Top Priority

In a stack of papers called Instruction.

  • Jun
  • 30
  • 2007

Washing my face in the bathroom of my room at Okayama City Hotel, a new and fairly fancy hotel in Okayama, Japan, I noticed a package labeled Razor on the counter. Hairbrush and Toothbrush were stacked behind Razor. This is a common thing in Japanese hotels. You’ll find a few of these packages in my bathroom at home, too. They come in quite handy, whether on a trip or when I simply run out of toothpaste. In a hotel room, these packages are a nice touch and have likely saved hapless visitors plenty of times.

But here’s the trouble with Razor: it read “The health and beauty of our customers is our top priority.” This is a hotel speaking.

The top priority of a hotel should be comfort and safety of customers, not health and beauty. They aren’t a salon; they are a hotel, a place where visitors come to sleep and treat as home pro tem. Naturally, this lead me to think about the classroom. You’re there already, aren’t you?

As a teacher, what’s your top priority? Is it technology? Is it standards? Is it fun? Is it buzzwords? I argue that any of those causes teachers to stray away from what their real top priority should be: educating students in the area of expertise their teaching credential proclaims.

If your course was to be advertised on some kind of package, what would your slogan be? Better yet, what would your students say it is and what would you like it to be?


1. Grapas says:

[6/30/2007 - 5:09 pm]

Not to hijack your post with something only marginally related, but I love looking at I sometimes wonder if Asian countries who struggle with english have similar sites for Westerners who struggle with Japanese, or Mandarin…

P.S. Not sure if technical trainers count as teachers, but it’s too late now, I’ve posted all the same. :)

2. Laurie says:

[6/30/2007 - 9:31 pm]

I think about this quite a bit actually. I think my motto would read something along the lines of:
This Enlgish classroom is where students learn to read what they like and to figure out how to like what they read.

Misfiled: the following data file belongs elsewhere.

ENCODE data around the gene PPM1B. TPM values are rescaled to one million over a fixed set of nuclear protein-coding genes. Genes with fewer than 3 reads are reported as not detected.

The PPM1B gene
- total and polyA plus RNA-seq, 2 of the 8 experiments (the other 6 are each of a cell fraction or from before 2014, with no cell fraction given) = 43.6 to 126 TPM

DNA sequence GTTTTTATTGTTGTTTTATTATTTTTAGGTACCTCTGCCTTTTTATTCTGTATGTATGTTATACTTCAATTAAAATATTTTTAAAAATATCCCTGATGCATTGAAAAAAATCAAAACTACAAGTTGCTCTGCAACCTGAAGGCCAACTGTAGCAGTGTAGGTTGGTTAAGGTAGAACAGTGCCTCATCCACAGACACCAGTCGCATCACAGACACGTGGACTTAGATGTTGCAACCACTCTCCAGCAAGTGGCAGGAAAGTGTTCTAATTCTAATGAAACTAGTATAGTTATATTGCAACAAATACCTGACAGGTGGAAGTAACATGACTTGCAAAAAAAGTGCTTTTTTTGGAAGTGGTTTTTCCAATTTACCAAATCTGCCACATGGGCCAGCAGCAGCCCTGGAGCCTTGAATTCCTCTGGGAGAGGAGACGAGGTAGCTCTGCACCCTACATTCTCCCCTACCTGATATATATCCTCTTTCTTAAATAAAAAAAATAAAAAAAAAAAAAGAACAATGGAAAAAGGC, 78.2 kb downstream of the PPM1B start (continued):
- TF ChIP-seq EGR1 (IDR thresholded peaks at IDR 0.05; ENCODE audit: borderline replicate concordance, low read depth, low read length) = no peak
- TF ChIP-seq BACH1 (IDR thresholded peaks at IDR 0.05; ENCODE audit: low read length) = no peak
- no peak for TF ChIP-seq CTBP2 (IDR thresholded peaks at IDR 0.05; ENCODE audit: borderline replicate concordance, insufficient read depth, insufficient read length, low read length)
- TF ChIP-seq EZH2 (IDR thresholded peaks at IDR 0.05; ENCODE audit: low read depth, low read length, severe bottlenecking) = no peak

And “Think with your pen.”

(In my end of year surveys many students remarked that I use this phrase to inveigle students to give voice to their ideas only by using their pen and paper. I can’t quite figure out if they like it or hate it or both, but they sure do remember it.)

3. Laurie says:

[6/30/2007 - 9:32 pm]

Welcome home by the way.

4. Joni says:

[6/30/2007 - 9:56 pm]

Reading your post reminded me of something we are doing in class about assumptions. There is ALWAYS another view. Perhaps “Health and Beauty” really are their priority because appealing to vanity is a for sure shot when they know they have your comfort and safety already taken care of, an assumption by them which is clearly supported by your continued stay in their establishment. Just a fragment of a thought. Of course I understand where this entire topic took you and I think you ask a valid question. So what would your slogan be?

5. Todd says:

[7/1/2007 - 12:11 am]

Joni, my point is that health and beauty should never be a priority of a hotel since that’s not what hotels are in the business of providing.

My slogan? Thinking On Paper? Hmmm… Improve Your Thinking Through Reading And Writing or maybe Writing And Reading Can Be Fun (If You Want Them To Be). Something like that.

I suppose my kids would think Endless Work Your Teacher Is Never Satisfied With or Projects You Might Learn Something From (If You Want To). That’s the sense I get. I’ll write more on that when I read those end-of-year surveys.

Thanks, Laurie. Glad to be back and glad to see you’re reading. And I’ll be honest, I had to look up inveigle. Nice one.